Summer Breeze pop-up set for Saturday

Stop the Violence, Be Pro Be Proud, LifeShare and others will be on-hand at free family event

Two years ago, Janice and Lorenzo Hicks launched a series of pop-up shops as a way to give back to the community, bring area residents together with family-friendly activities and raise awareness about local businesses, nonprofit organizations and services that are available in the community.

That effort will continue Saturday with the Union County-Southern Airways (Express) Summer Breeze community party.

The event is set from 1 until 5 p.m. Saturday in Mattocks Park in the area of Detroit Avenue and Burns Street, and promises "food, fun, something for everyone." Admission, food and activities are free and the public is invited.

Summer Breeze will include entertainment and a variety of vendors and nonprofit organizations.

Attendees are encouraged to bring their lawn chairs and fishing poles to participate in the Arkansas Game and Fish Commission's Family and Community Fishing Program in the Mattocks Park fishing pond.

Since 2021, Janice and Lorenzo Hicks have hosted a sequence of "breeze" events that take on the name of the season in which they are held, i.e., Summer Breeze, Fall Breeze and Winter Breeze.

The series began in 2021 with a Fall Breeze event at Washington Middle School.

"Our first event, we had at least 20 vendors and that was at Washington Middle School. It's like El Dorado was hungry for it, like they were looking for something like that," Janice said.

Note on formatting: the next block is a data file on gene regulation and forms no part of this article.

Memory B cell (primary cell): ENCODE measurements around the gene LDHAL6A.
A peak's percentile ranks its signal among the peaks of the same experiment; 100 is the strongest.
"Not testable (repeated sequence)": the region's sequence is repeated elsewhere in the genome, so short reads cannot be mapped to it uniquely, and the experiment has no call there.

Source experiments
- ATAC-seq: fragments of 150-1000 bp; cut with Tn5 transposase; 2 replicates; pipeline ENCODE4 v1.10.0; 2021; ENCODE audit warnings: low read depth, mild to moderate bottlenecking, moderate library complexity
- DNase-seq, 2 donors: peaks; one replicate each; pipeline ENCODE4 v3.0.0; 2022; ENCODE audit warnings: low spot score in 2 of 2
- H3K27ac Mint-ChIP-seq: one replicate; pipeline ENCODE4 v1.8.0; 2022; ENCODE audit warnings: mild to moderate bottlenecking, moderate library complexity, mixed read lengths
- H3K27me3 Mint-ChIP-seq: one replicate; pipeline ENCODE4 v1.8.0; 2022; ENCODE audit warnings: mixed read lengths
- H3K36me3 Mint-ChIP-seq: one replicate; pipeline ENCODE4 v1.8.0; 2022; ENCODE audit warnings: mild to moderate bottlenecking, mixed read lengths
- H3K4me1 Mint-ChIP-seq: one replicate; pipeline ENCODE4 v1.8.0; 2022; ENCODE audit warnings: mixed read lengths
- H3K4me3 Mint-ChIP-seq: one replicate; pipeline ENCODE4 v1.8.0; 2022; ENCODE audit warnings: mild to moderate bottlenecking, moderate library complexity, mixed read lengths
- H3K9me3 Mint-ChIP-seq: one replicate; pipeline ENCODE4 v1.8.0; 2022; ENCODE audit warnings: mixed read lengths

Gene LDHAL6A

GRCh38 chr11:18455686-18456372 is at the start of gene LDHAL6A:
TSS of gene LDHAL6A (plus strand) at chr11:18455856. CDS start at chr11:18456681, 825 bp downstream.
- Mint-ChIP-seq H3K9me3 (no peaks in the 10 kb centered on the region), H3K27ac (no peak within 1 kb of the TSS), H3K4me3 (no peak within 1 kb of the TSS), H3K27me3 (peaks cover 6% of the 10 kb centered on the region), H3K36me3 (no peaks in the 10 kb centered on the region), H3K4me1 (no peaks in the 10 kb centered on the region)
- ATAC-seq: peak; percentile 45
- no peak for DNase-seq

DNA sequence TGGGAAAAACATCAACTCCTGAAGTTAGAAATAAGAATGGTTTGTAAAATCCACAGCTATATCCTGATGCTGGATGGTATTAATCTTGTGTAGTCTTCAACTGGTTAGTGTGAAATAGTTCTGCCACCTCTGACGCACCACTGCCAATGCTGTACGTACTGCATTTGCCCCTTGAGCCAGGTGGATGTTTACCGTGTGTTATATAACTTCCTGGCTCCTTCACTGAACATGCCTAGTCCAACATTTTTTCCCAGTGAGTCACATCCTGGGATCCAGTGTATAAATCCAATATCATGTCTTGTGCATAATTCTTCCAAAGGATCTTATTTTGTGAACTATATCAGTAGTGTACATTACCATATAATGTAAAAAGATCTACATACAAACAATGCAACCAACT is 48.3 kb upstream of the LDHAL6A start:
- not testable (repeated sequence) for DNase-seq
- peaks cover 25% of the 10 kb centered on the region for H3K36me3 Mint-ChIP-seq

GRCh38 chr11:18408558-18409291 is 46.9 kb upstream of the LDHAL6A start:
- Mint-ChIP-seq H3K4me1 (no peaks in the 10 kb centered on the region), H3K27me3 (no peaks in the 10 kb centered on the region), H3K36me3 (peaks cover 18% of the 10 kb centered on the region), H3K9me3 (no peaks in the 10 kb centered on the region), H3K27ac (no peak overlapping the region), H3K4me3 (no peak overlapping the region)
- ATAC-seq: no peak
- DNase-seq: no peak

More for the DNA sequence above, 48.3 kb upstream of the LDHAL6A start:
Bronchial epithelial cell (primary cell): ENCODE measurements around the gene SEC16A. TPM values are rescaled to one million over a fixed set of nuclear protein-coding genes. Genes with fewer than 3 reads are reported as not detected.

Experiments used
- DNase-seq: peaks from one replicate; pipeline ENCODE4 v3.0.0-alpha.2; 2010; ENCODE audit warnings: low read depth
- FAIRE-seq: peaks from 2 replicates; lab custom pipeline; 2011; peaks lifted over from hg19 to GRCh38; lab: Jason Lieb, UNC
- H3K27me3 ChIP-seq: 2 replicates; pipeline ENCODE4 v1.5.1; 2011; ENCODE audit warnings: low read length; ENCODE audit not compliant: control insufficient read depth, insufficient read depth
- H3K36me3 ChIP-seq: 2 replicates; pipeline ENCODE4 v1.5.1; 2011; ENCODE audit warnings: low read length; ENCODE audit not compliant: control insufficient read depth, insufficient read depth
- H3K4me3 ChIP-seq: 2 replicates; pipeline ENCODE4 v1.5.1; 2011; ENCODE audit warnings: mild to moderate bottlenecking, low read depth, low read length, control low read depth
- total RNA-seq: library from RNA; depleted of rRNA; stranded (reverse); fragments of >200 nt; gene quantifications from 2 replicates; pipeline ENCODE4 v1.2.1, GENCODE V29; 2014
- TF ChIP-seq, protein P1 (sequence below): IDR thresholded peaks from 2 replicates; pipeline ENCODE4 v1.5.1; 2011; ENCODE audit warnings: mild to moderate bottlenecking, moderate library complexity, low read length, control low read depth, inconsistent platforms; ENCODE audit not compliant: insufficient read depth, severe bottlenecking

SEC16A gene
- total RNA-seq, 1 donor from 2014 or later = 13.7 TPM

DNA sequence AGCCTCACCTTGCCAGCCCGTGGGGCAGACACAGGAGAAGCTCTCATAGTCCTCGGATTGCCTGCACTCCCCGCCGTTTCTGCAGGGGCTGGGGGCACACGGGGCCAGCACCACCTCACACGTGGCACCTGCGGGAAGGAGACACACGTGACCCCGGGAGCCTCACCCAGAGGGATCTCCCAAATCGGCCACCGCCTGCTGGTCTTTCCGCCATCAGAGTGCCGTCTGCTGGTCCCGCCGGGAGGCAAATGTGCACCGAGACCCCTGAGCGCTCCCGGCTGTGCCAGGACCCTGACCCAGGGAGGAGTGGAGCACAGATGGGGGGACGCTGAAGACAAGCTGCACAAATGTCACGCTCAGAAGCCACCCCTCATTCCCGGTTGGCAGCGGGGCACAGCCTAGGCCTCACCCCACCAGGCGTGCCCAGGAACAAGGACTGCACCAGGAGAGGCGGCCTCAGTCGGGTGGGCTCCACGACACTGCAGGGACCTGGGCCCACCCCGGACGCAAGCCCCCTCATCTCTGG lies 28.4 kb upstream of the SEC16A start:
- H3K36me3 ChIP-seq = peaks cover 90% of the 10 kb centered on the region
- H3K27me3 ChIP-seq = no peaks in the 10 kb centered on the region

Years earlier, the Hickses -- who have owned and operated LegalShield legal protection services and Pac-Man Bail Bond Company, Inc., for 21 years -- made a pact to focus on community service once they had been in business for 10 years.

To further their goal of serving the community, the couple also started a nonprofit organization, Helping Hands Make a Better World, which offers free and low-cost handyman services -- including lawncare, minor home repairs, home alterations for ADA accessibility, etc. -- for senior citizens and single parents.

Janice Hicks explained that events such as the pop-up shops help to offset the cost of services that are provided by Helping Hands.

In addition to bringing the community together for a day of food and fun, the pop-up shops showcase local businesses and other nonprofits and provide educational, career and health care opportunities with mobile services.

For example, the Arkansas Minority Health Commission offered free health screenings during the inaugural "breeze."

On Saturday, Summer Breeze attendees will be able to apply for jobs with Be Pro Be Proud Arkansas, a job development and recruitment initiative that seeks to pair companies with skilled workers in partnerships with local high schools and career centers.

"They have an educational truck and you can do activities on the truck. They typically go to schools. They've never been to a park in El Dorado before," Janice said.

"They'll be coming from Little Rock and bringing their mobile truck and people can come on Saturday to apply for a job, a career. They will have computers on the truck," she continued.

Lifeshare Blood Centers will also conduct a blood drive, Janice said.